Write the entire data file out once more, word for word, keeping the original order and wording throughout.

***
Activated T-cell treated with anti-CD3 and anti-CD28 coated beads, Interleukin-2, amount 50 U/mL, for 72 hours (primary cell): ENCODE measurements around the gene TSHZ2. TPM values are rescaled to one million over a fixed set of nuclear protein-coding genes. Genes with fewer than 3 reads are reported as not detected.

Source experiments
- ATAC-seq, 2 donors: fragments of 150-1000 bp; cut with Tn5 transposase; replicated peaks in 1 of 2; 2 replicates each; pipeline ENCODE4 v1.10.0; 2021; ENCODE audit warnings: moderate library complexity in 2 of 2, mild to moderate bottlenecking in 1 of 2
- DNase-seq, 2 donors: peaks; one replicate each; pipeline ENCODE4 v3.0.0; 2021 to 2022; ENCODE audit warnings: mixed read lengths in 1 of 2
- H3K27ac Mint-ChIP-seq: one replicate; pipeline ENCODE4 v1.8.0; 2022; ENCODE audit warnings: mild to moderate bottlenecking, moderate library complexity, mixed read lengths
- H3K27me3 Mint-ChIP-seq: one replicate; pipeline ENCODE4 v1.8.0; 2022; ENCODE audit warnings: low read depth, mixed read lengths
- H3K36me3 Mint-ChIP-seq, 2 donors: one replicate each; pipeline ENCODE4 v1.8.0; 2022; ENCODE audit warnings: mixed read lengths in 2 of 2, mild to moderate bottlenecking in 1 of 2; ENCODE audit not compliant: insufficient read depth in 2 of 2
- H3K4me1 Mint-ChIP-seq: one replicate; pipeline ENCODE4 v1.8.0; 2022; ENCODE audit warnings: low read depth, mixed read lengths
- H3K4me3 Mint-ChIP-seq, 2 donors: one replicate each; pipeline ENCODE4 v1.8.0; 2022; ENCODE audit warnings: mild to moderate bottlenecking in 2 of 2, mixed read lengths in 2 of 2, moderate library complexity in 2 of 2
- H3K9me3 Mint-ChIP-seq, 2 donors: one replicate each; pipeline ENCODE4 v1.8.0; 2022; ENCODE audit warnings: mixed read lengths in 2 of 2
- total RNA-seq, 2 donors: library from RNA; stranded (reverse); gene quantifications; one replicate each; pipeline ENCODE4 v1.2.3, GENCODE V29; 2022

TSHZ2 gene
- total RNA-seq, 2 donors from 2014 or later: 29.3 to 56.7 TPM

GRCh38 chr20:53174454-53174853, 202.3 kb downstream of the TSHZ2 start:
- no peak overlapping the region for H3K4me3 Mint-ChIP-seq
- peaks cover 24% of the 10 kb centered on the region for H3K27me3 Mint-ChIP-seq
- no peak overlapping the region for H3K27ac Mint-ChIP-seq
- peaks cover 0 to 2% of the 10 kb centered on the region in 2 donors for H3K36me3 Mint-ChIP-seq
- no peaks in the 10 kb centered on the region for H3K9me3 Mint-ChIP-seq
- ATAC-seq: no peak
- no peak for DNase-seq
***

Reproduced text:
Activated T-cell treated with anti-CD3 and anti-CD28 coated beads, Interleukin-2, amount 50 U/mL, for 72 hours (primary cell): ENCODE measurements around the gene TSHZ2. TPM values are rescaled to one million over a fixed set of nuclear protein-coding genes. Genes with fewer than 3 reads are reported as not detected.

Source experiments
- ATAC-seq, 2 donors: fragments of 150-1000 bp; cut with Tn5 transposase; replicated peaks in 1 of 2; 2 replicates each; pipeline ENCODE4 v1.10.0; 2021; ENCODE audit warnings: moderate library complexity in 2 of 2, mild to moderate bottlenecking in 1 of 2
- DNase-seq, 2 donors: peaks; one replicate each; pipeline ENCODE4 v3.0.0; 2021 to 2022; ENCODE audit warnings: mixed read lengths in 1 of 2
- H3K27ac Mint-ChIP-seq: one replicate; pipeline ENCODE4 v1.8.0; 2022; ENCODE audit warnings: mild to moderate bottlenecking, moderate library complexity, mixed read lengths
- H3K27me3 Mint-ChIP-seq: one replicate; pipeline ENCODE4 v1.8.0; 2022; ENCODE audit warnings: low read depth, mixed read lengths
- H3K36me3 Mint-ChIP-seq, 2 donors: one replicate each; pipeline ENCODE4 v1.8.0; 2022; ENCODE audit warnings: mixed read lengths in 2 of 2, mild to moderate bottlenecking in 1 of 2; ENCODE audit not compliant: insufficient read depth in 2 of 2
- H3K4me1 Mint-ChIP-seq: one replicate; pipeline ENCODE4 v1.8.0; 2022; ENCODE audit warnings: low read depth, mixed read lengths
- H3K4me3 Mint-ChIP-seq, 2 donors: one replicate each; pipeline ENCODE4 v1.8.0; 2022; ENCODE audit warnings: mild to moderate bottlenecking in 2 of 2, mixed read lengths in 2 of 2, moderate library complexity in 2 of 2
- H3K9me3 Mint-ChIP-seq, 2 donors: one replicate each; pipeline ENCODE4 v1.8.0; 2022; ENCODE audit warnings: mixed read lengths in 2 of 2
- total RNA-seq, 2 donors: library from RNA; stranded (reverse); gene quantifications; one replicate each; pipeline ENCODE4 v1.2.3, GENCODE V29; 2022

TSHZ2 gene
- total RNA-seq, 2 donors from 2014 or later: 29.3 to 56.7 TPM

GRCh38 chr20:53174454-53174853, 202.3 kb downstream of the TSHZ2 start:
- no peak overlapping the region for H3K4me3 Mint-ChIP-seq
- peaks cover 24% of the 10 kb centered on the region for H3K27me3 Mint-ChIP-seq
- no peak overlapping the region for H3K27ac Mint-ChIP-seq
- peaks cover 0 to 2% of the 10 kb centered on the region in 2 donors for H3K36me3 Mint-ChIP-seq
- no peaks in the 10 kb centered on the region for H3K9me3 Mint-ChIP-seq
- ATAC-seq: no peak
- no peak for DNase-seq